The theme: A holiday romance. Or not.
What tickled my fancy: Pain, pain, gratitude and joy. (An old Star Trek joke.)
What ticked me off: Cliches come hard and fast and lie thick on the ground,
Who might like it: Fans of angsty Harlequin Presents who aren’t easily put off by asshat heroes. (Asshat in a very modern way. I didn’t think he was so bad.)
The holiday romance theme is always difficult for me, because I’m not a big fan of them and don’t tend to buy obvious holiday books. This year, it was like my TBR was mocking me: I’d dig through, magically find a book with Christmas in it, start it, and find it unreadable. After the third try, with only a few hours left, I said the hell with it and grabbed the first Harlequin Presents on the pile. It turned out to have a mention of December and decorations for the season. Thanks, TBR!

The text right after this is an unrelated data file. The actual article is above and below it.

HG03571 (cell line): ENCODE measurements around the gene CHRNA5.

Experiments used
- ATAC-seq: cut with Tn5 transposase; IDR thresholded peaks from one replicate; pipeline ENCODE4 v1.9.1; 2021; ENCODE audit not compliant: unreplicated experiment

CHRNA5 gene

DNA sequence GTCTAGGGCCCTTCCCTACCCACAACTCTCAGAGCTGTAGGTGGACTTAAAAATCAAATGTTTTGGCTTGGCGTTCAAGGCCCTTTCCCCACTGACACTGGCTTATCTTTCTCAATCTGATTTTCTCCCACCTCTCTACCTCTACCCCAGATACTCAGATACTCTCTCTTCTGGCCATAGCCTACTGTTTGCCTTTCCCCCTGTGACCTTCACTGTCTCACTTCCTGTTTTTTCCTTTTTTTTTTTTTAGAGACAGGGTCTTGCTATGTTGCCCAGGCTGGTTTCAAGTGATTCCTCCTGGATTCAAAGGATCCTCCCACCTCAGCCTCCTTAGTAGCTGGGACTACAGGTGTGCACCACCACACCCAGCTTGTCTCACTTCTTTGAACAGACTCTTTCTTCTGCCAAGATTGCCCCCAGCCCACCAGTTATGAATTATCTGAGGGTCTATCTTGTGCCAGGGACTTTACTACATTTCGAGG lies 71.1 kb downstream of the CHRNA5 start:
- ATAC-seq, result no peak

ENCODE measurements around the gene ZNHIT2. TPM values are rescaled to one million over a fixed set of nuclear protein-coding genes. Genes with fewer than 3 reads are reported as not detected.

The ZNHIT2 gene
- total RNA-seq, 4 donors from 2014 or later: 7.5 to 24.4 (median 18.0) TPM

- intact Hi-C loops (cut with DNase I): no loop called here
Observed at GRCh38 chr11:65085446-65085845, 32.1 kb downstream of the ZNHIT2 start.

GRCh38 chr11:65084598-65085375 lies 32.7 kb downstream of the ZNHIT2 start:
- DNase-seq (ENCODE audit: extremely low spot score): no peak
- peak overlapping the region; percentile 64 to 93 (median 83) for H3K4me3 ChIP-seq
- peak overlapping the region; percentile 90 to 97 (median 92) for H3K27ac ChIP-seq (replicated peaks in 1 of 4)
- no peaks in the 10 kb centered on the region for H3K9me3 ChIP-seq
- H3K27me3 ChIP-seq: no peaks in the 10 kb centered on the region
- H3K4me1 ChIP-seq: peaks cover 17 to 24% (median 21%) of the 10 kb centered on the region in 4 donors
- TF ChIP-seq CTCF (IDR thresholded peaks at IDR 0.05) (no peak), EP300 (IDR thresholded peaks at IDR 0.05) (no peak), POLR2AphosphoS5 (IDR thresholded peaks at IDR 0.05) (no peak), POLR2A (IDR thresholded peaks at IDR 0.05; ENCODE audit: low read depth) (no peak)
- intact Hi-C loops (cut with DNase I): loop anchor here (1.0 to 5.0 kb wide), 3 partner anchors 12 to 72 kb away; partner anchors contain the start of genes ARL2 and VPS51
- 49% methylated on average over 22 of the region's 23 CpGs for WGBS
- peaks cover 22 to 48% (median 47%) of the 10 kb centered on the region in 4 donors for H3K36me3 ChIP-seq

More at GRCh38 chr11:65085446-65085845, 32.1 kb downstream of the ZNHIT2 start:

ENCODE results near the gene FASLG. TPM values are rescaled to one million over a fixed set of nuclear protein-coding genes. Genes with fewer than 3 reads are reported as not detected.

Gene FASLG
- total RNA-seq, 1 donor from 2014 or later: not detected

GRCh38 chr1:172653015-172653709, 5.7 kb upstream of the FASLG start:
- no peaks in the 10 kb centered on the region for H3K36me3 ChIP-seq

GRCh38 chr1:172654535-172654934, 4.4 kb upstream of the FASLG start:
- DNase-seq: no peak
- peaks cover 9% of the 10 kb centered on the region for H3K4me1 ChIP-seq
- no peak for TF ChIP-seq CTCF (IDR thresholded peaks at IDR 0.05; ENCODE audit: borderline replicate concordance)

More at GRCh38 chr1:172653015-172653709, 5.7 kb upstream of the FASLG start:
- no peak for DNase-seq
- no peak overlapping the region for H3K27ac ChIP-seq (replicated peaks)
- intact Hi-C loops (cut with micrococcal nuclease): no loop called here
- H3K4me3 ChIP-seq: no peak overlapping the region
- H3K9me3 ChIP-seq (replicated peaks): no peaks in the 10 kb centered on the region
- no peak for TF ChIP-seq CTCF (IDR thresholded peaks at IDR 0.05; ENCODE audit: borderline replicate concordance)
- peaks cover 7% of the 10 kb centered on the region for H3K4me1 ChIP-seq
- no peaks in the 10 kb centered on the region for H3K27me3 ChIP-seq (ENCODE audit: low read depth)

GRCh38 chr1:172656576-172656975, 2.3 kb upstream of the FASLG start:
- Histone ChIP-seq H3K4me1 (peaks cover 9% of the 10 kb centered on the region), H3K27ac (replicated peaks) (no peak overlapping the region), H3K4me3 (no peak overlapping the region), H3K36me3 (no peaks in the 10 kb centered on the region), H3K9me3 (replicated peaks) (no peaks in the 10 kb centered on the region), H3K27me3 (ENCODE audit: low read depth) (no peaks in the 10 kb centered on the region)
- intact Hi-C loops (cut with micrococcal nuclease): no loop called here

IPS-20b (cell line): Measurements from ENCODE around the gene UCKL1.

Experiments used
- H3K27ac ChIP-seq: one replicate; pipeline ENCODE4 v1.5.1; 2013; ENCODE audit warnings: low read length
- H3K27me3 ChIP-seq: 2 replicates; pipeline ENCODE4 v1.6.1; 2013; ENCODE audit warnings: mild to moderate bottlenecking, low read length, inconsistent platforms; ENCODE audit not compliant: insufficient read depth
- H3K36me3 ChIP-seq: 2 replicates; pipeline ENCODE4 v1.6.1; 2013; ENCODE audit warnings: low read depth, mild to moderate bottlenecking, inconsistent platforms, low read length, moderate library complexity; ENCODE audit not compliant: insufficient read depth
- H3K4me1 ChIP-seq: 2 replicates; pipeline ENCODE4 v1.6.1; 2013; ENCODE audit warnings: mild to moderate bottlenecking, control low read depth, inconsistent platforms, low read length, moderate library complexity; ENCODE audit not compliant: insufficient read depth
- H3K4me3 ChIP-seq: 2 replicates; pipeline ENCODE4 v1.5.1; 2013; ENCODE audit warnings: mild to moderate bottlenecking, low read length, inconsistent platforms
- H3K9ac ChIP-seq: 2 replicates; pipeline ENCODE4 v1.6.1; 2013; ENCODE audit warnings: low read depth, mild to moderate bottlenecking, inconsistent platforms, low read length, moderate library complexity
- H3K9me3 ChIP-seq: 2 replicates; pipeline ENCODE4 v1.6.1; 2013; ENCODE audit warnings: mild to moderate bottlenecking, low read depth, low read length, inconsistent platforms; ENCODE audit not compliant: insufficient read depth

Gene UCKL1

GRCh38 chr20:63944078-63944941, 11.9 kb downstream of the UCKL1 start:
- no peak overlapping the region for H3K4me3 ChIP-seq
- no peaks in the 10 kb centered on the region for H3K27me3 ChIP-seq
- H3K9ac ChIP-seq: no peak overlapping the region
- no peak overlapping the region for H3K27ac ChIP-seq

I was afraid at first this would be another for the scrap heap, because the first chapters are not auspicious. Lusting monologues plus navel gazing = zzzzzz. The plot is basically Cinderella meets unplanned pregnancy, as so many Harlequin Presents are. After the inevitable marriage, it becomes more of an attempted makeover story. I enjoyed this part more, because the timid, insecure heroine Lilley comes into her own. There’s some juicy suffering for both, and the hero does his best to make things up to her; I was quite happy with it by the end.
Allesandro seems to be universally reviled at GoodReads, but I cut him a lot of slack for putting aside his old bitterness and betrayal and being willing to trust Lilley. It all comes back to bite them on the ass, of course, but that’s what makes an HP an HP.